King Solomon's Mines eBook

This eBook from the Gutenberg Project consists of approximately 243 pages of information about King Solomon's Mines.

Presently she stopped and pointed at the brown object seated on the table.  Sir Henry looked, and started back with an exclamation; and no wonder, for there, quite naked, the head which Curtis’ battle-axe had shorn from the body resting on its knees, was the gaunt corpse of Twala, the last king of the Kukuanas.  Yes, there, the head perched upon the knees, it sat in all its ugliness, the vertebrae projecting a full inch above the level of the shrunken flesh of the neck, for all the world like a black double of Hamilton Tighe.[*] Over the surface of the corpse there was gathered a thin glassy film, that made its appearance yet more appalling, for which we were, at the moment, quite unable to account, till presently we observed that from the roof of the chamber the water fell steadily, drip! drop! drip! on to the neck of the corpse, whence it ran down over the entire surface, and finally escaped into the rock through a tiny hole in the table.  Then I guessed what the film was—­Twala’s body was being transformed into a stalactite.

[*] “Now haste ye, my handmaidens, haste and see
    How he sits there and glowers with his head on his knee.”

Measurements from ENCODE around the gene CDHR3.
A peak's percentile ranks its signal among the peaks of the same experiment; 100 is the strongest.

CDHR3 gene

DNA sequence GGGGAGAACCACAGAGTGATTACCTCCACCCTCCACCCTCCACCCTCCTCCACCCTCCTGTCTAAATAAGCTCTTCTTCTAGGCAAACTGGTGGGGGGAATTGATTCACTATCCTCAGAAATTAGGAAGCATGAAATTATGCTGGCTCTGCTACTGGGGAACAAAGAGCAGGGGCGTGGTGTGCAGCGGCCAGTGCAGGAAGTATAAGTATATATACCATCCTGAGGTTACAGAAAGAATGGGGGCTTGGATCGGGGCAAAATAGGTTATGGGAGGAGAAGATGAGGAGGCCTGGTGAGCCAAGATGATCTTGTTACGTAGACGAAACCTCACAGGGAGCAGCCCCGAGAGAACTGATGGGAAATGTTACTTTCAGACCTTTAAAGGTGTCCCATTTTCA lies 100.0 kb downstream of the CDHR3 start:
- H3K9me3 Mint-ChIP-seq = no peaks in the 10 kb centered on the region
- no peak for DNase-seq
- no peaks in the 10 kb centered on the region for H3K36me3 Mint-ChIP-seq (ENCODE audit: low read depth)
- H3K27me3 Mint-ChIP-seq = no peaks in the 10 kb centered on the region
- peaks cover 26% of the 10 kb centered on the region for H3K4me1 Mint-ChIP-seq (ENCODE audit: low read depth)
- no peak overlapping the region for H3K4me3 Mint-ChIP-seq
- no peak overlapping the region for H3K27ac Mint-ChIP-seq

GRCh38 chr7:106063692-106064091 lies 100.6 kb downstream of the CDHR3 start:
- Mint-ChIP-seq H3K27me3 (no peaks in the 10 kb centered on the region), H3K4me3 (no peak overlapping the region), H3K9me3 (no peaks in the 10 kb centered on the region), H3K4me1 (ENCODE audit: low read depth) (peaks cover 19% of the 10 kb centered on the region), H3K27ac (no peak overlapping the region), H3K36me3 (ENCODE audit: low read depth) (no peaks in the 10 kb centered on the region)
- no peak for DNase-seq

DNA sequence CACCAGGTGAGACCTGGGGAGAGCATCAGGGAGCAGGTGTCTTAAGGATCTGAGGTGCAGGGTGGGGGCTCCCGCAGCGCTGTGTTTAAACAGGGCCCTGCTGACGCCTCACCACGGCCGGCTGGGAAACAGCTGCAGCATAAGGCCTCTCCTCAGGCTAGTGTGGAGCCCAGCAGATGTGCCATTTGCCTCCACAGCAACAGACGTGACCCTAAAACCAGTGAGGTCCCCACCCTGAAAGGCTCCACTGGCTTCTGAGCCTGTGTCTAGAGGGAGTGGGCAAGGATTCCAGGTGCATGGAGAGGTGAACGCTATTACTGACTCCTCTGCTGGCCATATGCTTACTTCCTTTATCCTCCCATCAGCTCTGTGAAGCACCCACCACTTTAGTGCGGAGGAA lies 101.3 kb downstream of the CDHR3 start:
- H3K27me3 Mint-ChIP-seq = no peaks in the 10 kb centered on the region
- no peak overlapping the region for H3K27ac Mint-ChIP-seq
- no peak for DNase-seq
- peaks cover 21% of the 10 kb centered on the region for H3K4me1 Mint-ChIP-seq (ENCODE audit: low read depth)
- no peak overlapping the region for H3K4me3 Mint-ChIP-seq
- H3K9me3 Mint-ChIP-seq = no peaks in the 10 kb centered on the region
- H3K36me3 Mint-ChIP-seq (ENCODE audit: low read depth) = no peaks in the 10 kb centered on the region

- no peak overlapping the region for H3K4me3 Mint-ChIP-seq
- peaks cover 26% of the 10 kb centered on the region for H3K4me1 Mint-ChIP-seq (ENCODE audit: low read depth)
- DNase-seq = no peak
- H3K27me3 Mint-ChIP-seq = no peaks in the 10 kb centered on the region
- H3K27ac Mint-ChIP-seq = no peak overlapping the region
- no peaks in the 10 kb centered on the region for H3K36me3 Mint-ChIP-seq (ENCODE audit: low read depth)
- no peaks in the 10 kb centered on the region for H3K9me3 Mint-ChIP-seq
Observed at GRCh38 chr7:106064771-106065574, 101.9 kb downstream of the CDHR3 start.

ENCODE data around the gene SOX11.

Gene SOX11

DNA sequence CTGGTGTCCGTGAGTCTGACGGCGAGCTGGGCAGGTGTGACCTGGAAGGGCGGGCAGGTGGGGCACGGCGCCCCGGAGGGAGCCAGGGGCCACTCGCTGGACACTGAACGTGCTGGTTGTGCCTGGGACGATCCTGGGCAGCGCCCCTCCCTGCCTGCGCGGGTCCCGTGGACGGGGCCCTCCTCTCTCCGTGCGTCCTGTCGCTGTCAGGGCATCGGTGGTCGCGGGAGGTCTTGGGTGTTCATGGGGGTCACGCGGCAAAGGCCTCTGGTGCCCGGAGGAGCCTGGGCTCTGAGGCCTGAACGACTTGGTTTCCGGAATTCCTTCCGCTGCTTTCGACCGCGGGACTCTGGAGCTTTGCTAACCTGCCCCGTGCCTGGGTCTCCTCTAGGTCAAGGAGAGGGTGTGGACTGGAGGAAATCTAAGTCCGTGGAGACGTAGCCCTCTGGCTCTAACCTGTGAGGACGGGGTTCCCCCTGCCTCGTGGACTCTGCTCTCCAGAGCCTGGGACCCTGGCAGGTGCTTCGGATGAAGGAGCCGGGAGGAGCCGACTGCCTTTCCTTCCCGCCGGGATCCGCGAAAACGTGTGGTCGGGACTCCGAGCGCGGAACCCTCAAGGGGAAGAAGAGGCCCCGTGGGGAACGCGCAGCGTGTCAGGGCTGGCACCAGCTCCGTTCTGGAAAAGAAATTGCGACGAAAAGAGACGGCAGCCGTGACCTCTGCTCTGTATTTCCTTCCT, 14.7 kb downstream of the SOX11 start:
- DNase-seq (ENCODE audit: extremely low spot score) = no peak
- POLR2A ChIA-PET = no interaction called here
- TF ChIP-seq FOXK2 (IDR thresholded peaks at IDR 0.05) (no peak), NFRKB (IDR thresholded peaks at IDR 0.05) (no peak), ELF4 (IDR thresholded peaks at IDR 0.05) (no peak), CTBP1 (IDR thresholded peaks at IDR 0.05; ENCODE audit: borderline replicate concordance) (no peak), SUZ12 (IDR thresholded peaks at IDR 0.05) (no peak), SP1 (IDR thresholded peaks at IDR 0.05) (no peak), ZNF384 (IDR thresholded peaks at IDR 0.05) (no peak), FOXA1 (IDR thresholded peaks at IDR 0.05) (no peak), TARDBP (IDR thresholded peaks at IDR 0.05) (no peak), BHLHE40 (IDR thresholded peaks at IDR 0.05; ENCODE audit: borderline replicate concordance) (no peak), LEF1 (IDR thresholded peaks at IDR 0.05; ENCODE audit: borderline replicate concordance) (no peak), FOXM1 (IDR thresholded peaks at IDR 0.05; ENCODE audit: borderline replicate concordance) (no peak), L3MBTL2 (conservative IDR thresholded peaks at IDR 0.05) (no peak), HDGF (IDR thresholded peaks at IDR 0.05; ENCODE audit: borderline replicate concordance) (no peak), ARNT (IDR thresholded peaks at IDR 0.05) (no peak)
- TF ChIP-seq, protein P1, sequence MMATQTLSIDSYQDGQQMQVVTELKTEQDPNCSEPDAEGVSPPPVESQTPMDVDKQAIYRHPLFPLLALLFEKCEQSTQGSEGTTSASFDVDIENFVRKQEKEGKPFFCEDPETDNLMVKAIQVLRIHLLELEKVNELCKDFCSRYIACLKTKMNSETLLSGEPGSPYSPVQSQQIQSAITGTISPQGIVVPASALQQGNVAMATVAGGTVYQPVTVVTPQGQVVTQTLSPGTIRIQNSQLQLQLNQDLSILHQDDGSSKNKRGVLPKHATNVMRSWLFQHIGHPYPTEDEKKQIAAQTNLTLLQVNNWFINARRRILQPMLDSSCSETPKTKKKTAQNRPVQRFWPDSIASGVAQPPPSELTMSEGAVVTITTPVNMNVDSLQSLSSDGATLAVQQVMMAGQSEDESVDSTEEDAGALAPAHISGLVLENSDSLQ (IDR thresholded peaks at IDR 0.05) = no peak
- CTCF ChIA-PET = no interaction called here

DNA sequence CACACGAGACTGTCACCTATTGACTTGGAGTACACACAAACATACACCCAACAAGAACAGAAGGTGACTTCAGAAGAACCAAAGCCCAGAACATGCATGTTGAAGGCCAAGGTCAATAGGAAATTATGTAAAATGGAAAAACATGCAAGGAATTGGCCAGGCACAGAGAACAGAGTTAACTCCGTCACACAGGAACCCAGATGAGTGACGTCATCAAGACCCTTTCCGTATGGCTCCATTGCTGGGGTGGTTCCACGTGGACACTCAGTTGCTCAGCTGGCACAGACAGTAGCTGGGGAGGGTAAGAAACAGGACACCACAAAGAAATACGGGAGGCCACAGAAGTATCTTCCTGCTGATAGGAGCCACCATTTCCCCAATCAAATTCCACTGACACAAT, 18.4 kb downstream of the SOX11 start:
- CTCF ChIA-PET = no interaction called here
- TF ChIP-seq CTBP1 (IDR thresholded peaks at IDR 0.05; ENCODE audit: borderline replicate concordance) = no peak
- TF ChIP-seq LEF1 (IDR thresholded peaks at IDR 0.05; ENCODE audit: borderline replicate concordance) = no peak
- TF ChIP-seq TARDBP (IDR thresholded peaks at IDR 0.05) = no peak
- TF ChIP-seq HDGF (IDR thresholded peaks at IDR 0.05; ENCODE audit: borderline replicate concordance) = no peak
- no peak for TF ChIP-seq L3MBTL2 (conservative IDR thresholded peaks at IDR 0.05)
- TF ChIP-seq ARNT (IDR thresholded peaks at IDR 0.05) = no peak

A look at the white forms seated on the stone bench which ran round that ghastly board confirmed this view.  They were human bodies indeed, or rather they had been human; now they were stalactites.  This was the way in which the Kukuana people had from time immemorial preserved their royal dead.  They petrified them.  What the exact system might be, if there was any, beyond the placing of them for a long period of years under the drip, I never discovered, but there they sat, iced over and preserved for ever by the siliceous fluid.

Anything more awe-inspiring than the spectacle of this long line of departed royalties (there were twenty-seven of them, the last being Ignosi’s father), wrapped, each of them, in a shroud of ice-like spar, through which the features could be dimly discovered, and seated round that inhospitable board, with Death himself for a host, it is impossible to imagine.  That the practice of thus preserving their kings must have been an ancient one is evident from the number, which, allowing for an average reign of fifteen years, supposing that every king who reigned was placed here—­an improbable thing, as some are sure to have perished in battle far from home—­would fix the date of its commencement at four and a quarter centuries back.

But the colossal Death, who sits at the head of the board, is far older than that, and, unless I am much mistaken, owes his origin to the same artist who designed the three Colossi.  He is hewn out of a single stalactite, and, looked at as a work of art, is most admirably conceived and executed.  Good, who understands such things, declared that, so far as he could see, the anatomical design of the skeleton is perfect down to the smallest bones.

My own idea is, that this terrific object was a freak of fancy on the part of some old-world sculptor, and that its presence had suggested to the Kukuanas the idea of placing their royal dead under its awful presidency.  Or perhaps it was set there to frighten away any marauders who might have designs upon the treasure chamber beyond.  I cannot say.  All I can do is to describe it as it is, and the reader must form his own conclusion.

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King Solomon's Mines from Project Gutenberg. Public domain.